In an attempt to bring up my Swedish comprehension level, I’ve been trying a little experiment. I’m trying to see how much time I can put in over a 10 day period, focusing on Listening-Reading. Using English text and Swedish audio, I’m studying at least 5 hours per day, and trying for more. While not for the faint of heart, this method suits me right now because I have a block of spare time, so I can throw all of my effort into this project. So far, after 8 days I’ve done 44.5 hours of studying in this fashion. Today is day 9.
I’ve discovered two difficulties. One is obviously to do with time. If I waste 15 minutes every hour chatting with people on the internet and surfing web pages, then it’s actually quite a significant fraction of my daily time, even though it seems insignificant in the moment. On the day where I tried the hardest, it took me over 15 hours to get 10 hours of productivity, but on most days it was far less than that. That extreme day meant that I only got up to cook/eat/shower, and I didn’t even leave my apartment the entire day. Not very sustainable, but it was interesting.
Incidentally, I also thought it would be easy to get 8 hours of productivity in, because it’d be similar to an office work-day. I found out, however, that in any 8 hour period of a “work-day”, not all of it is productive time. Trying quite hard, I’d be lucky to get 6 hours of productivity over that 8 hour period, which I suspect is actually far more than I ever did at a real job. It’s really hard to stay on-task for that length of time.
The next problem is attention. While raw time is important, its value will vary depending on how much attention you can pay to the various language features you encounter. While Listening-Reading, I noticed that sometimes I would get absorbed in the English text and block out the Swedish audio, and other times I was only half-listening to the Swedish audio, but not trying super hard to pick out every single word and come up with the meanings.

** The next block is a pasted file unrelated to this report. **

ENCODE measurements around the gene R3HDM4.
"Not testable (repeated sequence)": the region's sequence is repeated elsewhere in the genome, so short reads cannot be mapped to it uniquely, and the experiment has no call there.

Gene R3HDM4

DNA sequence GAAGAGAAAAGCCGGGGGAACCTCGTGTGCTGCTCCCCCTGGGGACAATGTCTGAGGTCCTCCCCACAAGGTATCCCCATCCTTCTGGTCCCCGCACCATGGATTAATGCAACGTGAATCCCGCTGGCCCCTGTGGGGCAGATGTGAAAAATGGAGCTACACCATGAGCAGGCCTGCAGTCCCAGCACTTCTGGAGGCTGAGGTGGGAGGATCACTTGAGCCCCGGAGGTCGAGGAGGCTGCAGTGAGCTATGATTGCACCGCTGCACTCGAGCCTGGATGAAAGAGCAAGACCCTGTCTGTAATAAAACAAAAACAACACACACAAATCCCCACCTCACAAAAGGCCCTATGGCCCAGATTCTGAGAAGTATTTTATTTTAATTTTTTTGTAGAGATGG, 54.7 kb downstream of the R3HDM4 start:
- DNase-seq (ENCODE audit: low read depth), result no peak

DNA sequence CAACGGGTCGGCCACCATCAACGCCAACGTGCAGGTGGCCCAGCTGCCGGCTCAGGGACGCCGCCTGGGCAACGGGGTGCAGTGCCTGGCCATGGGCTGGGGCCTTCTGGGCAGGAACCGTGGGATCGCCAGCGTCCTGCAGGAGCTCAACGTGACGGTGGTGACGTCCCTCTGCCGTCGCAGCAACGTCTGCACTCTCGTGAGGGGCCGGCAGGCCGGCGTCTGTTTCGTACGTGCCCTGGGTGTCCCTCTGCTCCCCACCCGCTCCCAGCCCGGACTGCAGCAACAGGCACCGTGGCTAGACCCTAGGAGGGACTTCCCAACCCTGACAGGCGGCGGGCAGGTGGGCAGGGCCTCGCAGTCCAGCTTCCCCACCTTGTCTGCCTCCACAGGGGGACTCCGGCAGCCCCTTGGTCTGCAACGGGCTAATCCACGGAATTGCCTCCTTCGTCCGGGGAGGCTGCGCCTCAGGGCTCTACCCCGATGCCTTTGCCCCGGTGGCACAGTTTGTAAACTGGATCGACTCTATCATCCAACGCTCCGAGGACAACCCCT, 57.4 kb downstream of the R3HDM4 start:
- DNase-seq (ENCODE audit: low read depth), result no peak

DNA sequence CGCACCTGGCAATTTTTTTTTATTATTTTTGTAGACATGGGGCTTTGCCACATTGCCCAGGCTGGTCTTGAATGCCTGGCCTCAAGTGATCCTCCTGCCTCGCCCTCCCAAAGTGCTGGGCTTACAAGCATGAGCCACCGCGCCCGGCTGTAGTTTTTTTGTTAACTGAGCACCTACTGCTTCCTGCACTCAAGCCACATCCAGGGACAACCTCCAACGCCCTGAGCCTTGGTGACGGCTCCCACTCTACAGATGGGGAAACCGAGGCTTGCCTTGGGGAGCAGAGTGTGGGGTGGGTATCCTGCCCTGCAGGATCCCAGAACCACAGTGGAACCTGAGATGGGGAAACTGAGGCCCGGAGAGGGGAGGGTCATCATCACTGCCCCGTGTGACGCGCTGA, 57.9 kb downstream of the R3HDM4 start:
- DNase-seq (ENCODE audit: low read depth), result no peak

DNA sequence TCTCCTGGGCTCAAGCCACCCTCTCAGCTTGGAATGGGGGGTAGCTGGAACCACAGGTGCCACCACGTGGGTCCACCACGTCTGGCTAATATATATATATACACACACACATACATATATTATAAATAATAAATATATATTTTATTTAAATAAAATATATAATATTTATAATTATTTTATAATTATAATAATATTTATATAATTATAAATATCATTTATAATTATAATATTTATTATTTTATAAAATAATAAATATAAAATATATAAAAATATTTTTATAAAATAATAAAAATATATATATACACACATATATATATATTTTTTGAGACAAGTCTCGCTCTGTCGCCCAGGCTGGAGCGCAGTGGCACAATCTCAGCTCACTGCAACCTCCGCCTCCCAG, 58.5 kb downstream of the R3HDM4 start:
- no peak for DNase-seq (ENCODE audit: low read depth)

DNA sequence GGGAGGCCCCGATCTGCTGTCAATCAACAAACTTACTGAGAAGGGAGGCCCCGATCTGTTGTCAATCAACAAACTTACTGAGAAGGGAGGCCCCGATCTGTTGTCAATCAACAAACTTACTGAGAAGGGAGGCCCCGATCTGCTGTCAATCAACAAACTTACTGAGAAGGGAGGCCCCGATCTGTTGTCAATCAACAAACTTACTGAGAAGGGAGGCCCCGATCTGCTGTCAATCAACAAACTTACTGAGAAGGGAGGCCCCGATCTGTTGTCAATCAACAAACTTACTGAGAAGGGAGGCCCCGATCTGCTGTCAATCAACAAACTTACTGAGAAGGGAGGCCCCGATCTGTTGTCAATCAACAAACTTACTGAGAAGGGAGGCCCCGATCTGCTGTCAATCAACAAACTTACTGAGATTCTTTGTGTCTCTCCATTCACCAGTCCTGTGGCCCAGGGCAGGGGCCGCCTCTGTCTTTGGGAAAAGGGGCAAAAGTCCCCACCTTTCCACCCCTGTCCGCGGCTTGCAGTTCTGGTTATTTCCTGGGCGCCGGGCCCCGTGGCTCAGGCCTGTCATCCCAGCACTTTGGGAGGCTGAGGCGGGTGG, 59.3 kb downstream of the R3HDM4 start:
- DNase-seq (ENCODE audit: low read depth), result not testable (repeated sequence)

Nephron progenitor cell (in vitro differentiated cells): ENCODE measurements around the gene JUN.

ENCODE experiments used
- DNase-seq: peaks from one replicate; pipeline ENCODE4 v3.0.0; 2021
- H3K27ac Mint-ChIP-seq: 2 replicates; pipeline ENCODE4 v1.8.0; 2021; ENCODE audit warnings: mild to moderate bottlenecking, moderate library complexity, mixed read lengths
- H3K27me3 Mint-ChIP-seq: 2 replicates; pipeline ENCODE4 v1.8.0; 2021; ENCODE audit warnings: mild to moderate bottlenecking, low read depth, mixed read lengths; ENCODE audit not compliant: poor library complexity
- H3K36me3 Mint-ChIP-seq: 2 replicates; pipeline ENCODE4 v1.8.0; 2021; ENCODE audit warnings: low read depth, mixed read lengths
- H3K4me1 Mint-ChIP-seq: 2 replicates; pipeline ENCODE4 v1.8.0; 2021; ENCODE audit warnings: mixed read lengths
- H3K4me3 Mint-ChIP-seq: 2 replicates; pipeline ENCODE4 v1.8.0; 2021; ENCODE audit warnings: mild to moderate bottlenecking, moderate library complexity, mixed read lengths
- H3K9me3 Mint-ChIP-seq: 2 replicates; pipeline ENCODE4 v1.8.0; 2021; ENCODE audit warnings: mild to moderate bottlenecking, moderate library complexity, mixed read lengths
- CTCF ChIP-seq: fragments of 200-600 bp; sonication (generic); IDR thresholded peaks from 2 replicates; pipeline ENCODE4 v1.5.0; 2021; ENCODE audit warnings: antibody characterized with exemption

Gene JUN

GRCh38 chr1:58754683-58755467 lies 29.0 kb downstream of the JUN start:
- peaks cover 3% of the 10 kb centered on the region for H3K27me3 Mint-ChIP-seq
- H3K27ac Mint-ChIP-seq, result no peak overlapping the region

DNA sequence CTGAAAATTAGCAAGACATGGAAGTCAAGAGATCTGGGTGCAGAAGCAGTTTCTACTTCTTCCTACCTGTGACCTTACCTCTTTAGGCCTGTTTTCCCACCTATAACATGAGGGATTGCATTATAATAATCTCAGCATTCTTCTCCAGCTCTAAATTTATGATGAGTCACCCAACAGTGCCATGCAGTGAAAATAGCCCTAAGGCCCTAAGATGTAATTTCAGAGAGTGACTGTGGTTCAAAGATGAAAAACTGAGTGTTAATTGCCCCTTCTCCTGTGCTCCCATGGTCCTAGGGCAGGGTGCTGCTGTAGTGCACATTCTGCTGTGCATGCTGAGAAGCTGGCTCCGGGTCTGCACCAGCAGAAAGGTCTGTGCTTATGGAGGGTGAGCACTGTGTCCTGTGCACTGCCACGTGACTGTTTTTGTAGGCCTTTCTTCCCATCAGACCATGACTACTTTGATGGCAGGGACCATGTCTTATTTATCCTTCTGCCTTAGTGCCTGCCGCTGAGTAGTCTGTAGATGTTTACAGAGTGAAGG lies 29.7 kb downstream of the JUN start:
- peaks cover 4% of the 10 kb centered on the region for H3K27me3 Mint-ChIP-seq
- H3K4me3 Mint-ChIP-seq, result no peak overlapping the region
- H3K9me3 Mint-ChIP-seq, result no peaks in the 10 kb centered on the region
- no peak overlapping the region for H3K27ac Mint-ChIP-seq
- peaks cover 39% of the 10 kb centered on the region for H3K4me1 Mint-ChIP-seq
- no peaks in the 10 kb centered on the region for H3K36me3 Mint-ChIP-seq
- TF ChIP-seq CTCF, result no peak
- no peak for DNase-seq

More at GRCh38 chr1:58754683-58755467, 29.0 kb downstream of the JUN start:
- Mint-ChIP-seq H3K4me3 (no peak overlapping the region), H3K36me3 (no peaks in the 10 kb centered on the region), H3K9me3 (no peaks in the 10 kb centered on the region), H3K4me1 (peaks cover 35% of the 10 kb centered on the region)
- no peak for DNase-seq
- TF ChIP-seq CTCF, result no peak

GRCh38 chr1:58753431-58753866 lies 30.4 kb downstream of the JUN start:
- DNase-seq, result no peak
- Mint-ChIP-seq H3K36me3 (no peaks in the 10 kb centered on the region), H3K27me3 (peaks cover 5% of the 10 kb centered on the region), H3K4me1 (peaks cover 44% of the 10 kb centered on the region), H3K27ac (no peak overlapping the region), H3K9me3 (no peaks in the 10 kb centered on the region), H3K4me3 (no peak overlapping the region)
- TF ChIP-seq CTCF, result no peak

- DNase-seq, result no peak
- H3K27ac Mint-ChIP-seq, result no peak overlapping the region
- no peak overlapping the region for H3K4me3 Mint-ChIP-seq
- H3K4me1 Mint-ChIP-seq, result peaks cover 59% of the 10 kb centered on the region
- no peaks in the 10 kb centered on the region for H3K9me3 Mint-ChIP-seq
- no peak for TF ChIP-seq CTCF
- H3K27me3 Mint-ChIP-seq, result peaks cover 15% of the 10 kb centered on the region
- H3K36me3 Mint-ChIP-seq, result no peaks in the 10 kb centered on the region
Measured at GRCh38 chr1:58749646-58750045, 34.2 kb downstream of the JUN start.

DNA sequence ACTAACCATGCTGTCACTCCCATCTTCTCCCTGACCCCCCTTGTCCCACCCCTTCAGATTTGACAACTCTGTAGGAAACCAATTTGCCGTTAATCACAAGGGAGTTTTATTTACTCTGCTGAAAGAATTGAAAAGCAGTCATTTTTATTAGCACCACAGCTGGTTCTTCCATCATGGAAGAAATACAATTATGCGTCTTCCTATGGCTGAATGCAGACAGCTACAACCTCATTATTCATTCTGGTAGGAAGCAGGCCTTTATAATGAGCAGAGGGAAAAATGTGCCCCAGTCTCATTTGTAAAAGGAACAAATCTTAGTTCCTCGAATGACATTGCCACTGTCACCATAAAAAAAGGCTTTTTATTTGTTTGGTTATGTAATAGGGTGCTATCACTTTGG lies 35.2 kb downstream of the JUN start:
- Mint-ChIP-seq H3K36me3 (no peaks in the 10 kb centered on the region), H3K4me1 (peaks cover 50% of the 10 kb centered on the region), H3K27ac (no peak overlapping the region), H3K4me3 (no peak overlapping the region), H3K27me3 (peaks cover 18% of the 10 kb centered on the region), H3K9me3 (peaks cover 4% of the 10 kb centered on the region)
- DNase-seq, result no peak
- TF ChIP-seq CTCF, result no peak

Overall I found this method quite satisfying. I fully understood everything since I was reading in English, but I was also picking up a lot of new Swedish words from the audio. So far I’ve read John Boyne’s The boy in the striped pyjamas (“Pojken i randig pyjamas”), Paulo Coelho’s The Alchemist (“Alkemisten”), Roald Dahl’s The Witches, and most of Stieg Larsson’s The girl with the dragon tattoo (“Män som hatar kvinnor”).
One thing I’d prefer in the future is to use parallel texts, where each sentence or paragraph of English is matched up with the transcript of the target-language audio. This would be vital for starting a language from scratch, I think, but I managed without it this time because of my previous experience with Swedish using other study methods. I haven’t created parallel texts yet for my Swedish books because I’ve had a lot of problems finding PDFs of the Swedish text online, so I’ve had to settle for my regular Swedish paperbacks. I have some tentative plans in the near future to try this method from scratch for other languages, and for those I’ll definitely be using line-by-line parallel texts.
I’m continuing today, after I get a few things done in the real world. I’m enjoying my new apartment here in Berlin, but I still have to buy some vital things like a fridge. It’s fun to ignore the world and study Swedish all day, but responsibilities sometimes intervene.
I should be able to easily reach 50 hours total by the end of my 10-day study period, but I also hope that I can raise that to 100 hours by the end of the month. Hopefully that should put me on pretty firm ground in Swedish, and I’ll be able to continue my studying a little bit more casually by just reading a lot of books whenever I have the chance.